Tip #6: Eye contact on the target, the basket…some people say look at the front of the rim…some say look at the back of the rim…if you are 45 degrees on the wing you would use the lost art of the bank-shot, and look only at the square on the backboard, which I call the money-shot, or insta-bank. Concentrate on the target. The secret to the banking it is quite simple…imagine the square of the backboard as a postcard…and you were sending that postcard to a relative…where would you put the stamp? That my friend is the money-spot! Hit that small stamp, not looking at anything else…and you’ll be hitting bankers just like Tim Duncan of the NBA world champions, San Antonio Spurs!
Tip #7: Fluidity…rhythm…smooth…from the footwork to the knees, the core through to the elbow…the guide hand just to the side…explosion…release…follow through…eye contact…and land. One fluid motion…repeat over and over again…do not fade backwards…or forwards…always straight up and down…keeping your balance, feet shoulder width apart…with your follow through with your shooting hand still in the air pointing towards the basket or target.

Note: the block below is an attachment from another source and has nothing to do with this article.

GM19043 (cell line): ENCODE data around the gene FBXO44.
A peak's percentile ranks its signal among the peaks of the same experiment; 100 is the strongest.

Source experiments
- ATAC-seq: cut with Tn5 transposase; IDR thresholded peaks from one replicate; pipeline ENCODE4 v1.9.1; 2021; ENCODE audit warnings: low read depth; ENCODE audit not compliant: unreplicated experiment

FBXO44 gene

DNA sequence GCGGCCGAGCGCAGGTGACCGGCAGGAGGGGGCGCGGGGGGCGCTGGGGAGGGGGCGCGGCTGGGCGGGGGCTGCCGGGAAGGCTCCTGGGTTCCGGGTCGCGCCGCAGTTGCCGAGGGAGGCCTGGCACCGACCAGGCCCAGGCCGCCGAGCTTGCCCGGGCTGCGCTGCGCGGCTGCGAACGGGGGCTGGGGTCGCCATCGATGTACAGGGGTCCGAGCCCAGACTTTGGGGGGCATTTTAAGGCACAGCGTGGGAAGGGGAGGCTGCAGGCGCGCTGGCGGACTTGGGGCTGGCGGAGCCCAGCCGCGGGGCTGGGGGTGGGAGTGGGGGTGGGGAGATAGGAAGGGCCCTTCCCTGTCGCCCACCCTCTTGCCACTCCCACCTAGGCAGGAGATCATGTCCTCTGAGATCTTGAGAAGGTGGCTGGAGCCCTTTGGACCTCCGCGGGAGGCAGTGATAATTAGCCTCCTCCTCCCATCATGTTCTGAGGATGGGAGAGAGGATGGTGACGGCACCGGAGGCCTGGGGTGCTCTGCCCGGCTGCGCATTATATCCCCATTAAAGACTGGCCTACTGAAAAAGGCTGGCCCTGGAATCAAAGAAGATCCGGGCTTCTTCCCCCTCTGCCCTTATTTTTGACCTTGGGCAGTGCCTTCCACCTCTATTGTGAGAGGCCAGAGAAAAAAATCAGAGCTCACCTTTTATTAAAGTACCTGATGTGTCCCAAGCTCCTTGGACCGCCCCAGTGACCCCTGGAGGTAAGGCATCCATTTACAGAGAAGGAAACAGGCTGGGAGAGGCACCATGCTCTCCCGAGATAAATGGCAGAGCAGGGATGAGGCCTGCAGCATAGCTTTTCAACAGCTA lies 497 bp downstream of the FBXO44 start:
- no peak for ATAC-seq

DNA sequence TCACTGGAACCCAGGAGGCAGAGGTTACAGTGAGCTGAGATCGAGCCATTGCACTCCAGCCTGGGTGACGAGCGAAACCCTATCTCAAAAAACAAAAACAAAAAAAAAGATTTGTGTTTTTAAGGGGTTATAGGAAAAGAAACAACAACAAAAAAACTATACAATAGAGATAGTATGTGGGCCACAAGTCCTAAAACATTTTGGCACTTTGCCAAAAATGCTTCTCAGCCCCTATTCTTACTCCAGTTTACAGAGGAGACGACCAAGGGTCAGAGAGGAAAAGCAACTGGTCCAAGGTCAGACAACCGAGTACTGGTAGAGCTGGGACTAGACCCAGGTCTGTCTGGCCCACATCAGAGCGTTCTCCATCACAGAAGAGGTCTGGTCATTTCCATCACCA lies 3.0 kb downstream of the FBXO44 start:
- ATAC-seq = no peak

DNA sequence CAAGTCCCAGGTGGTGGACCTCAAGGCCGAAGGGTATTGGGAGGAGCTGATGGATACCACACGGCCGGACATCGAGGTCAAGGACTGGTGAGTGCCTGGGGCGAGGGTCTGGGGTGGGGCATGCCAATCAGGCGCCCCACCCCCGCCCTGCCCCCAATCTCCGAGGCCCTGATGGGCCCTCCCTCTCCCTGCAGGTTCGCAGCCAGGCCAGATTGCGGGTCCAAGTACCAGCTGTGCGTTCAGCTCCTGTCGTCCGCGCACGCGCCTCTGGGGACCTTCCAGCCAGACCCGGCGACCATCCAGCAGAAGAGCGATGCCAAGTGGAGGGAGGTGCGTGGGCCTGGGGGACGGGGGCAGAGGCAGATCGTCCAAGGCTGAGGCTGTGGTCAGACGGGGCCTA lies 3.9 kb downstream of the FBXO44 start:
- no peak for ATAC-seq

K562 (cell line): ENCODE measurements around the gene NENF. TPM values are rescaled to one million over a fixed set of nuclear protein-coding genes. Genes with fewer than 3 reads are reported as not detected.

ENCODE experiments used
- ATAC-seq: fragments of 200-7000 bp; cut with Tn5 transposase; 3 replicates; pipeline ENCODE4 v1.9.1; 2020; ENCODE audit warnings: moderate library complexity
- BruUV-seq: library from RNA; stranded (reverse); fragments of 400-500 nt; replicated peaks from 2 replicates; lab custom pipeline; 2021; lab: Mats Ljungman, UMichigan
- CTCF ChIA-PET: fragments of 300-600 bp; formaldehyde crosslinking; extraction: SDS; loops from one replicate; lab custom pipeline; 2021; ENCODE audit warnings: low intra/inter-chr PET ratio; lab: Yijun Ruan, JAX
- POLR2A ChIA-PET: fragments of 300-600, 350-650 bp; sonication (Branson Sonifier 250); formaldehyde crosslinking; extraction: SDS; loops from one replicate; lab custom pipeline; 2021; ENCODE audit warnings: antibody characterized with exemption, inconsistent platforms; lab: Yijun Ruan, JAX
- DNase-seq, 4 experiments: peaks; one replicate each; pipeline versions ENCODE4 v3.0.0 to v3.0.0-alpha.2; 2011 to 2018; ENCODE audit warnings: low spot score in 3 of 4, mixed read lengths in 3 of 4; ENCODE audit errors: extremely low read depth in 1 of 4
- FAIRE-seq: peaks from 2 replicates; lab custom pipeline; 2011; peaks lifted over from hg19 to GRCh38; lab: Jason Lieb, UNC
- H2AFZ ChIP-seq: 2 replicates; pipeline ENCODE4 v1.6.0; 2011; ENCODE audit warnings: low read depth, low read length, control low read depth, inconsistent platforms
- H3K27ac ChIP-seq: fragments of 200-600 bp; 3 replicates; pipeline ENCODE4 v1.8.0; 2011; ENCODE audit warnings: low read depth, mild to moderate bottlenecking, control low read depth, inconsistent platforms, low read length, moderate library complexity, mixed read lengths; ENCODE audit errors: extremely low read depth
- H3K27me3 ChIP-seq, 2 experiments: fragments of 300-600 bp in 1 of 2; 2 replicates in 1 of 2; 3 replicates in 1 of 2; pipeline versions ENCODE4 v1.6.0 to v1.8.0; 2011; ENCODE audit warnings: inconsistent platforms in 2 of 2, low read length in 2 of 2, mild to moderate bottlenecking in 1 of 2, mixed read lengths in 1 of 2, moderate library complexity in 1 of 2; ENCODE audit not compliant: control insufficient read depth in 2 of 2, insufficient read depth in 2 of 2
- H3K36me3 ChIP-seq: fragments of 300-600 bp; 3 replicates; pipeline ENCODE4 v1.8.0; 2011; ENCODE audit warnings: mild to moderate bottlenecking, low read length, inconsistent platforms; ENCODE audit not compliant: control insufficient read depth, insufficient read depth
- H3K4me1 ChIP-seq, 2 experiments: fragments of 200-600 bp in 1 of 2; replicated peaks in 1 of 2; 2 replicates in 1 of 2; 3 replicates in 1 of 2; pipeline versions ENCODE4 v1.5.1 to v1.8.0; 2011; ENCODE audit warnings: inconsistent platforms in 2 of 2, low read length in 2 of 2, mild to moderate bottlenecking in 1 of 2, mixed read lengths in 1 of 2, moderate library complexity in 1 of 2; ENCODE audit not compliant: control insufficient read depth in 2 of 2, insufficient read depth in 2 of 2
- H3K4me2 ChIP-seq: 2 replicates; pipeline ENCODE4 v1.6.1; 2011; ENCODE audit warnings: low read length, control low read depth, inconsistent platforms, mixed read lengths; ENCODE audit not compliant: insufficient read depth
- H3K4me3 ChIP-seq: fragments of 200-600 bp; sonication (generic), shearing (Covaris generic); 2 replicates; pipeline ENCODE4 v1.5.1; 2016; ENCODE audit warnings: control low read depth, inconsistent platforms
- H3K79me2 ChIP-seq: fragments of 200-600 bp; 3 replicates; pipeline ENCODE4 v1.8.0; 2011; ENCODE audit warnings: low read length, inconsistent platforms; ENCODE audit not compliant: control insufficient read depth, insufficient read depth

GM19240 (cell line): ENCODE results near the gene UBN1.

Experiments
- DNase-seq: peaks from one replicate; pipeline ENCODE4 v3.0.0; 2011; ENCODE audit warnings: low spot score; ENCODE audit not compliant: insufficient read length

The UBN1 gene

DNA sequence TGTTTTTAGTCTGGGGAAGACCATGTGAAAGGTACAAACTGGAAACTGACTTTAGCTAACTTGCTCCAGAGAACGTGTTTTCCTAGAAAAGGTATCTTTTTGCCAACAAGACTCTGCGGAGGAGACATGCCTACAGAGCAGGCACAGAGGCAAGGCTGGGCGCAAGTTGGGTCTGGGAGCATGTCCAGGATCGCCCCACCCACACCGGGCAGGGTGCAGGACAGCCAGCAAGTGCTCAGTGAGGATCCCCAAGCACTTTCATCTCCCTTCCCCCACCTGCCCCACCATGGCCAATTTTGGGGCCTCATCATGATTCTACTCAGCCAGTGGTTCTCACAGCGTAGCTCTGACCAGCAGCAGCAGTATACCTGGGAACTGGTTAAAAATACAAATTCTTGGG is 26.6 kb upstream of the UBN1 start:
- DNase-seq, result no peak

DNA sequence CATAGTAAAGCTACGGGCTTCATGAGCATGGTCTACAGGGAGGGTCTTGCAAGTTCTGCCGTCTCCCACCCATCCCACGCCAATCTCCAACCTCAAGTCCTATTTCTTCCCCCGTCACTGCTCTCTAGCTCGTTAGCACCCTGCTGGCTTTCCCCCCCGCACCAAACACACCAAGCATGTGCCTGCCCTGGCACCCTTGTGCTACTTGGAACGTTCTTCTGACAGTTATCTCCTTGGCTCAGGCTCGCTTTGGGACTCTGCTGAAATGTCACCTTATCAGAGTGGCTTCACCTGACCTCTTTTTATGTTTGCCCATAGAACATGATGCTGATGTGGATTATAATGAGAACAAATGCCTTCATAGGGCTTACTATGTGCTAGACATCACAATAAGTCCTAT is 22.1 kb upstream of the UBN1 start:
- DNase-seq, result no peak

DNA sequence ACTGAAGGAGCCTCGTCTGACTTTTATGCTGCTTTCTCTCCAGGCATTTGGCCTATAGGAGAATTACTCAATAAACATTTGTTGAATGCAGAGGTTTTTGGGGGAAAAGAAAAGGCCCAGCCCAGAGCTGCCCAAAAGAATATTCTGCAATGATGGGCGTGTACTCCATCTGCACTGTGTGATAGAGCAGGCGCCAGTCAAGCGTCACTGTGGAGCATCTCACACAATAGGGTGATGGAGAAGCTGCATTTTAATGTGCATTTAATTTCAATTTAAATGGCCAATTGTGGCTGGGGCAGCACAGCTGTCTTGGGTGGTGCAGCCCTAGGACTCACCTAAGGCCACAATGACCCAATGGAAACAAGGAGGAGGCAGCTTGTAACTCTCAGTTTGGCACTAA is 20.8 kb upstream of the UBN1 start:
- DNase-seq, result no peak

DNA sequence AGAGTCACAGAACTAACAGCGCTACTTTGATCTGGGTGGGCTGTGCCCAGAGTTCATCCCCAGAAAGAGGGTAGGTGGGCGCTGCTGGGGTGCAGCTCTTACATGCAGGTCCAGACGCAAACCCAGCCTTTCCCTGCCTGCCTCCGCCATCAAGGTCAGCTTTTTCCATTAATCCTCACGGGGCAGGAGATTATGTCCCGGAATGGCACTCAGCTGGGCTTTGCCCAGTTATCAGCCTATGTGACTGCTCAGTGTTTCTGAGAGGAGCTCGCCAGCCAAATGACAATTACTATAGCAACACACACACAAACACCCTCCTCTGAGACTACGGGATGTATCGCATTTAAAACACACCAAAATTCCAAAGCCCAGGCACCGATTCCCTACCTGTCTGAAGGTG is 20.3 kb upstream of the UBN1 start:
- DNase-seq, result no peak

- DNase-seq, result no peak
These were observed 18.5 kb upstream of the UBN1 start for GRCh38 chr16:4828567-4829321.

Tip #8: Arc…for me the most important aspect is the arc…many coaches will say that 60 degrees is the perfect arc! Why is the arc so important? Because without arc your shot will miss almost every single time! You will hit the front of the rim…even before shooting the ball you have missed…simply put ,you need to shoot with arc. Without arc the ball doesn’t have the same chance to get a friendly bounce, say off the rim, or off the backboard…a shooters bounce. With arc your % increase dramatically, you get some kind bounces because of arc…Rainbow jumpers allow for some sweet nothing but net type of shots. In today’s NBA game who are the best shooters and why are they great shooters? There are many and the common denominator is that they shoot the ball with great arc. Swish, nothing but net!
Tip #9: Follow through…so important, after the ball leaves your hand it lastly touches two fingers with the middle finger last…you must keep your fingers together and point them towards your target, the basket. Remember Robert “Big shot Bob” Horry in game 5 of the 2005 NBA Championships, when he made another impressive 3 point shot to finish Detroit off? Notice his hand and fingers and arm…left up in the air after the amazing shot…he was showing everyone who noticed how to finish a shot…following through even after the shot was released! Swish! Why would you leave this guy open? He is 6’10”, has long arms, and has tremendous arc on his shot!
Tip #10: Practice, practice,… I would take 500 to a 1000 shots a day…always challenging myself…trying to better myself…playing psychological games with myself, not finishing practice until making say 20 three-point shots in a row…or 100 foul shots. Visualize your success…believe in your self, trust the fundamentals I have mentioned or simply contact the Canadian Shot Doctor at Hoop-hype.net.
Hoop Hype is Contagious-Don’t Forget Your Shot!
Peace, Paul Bale.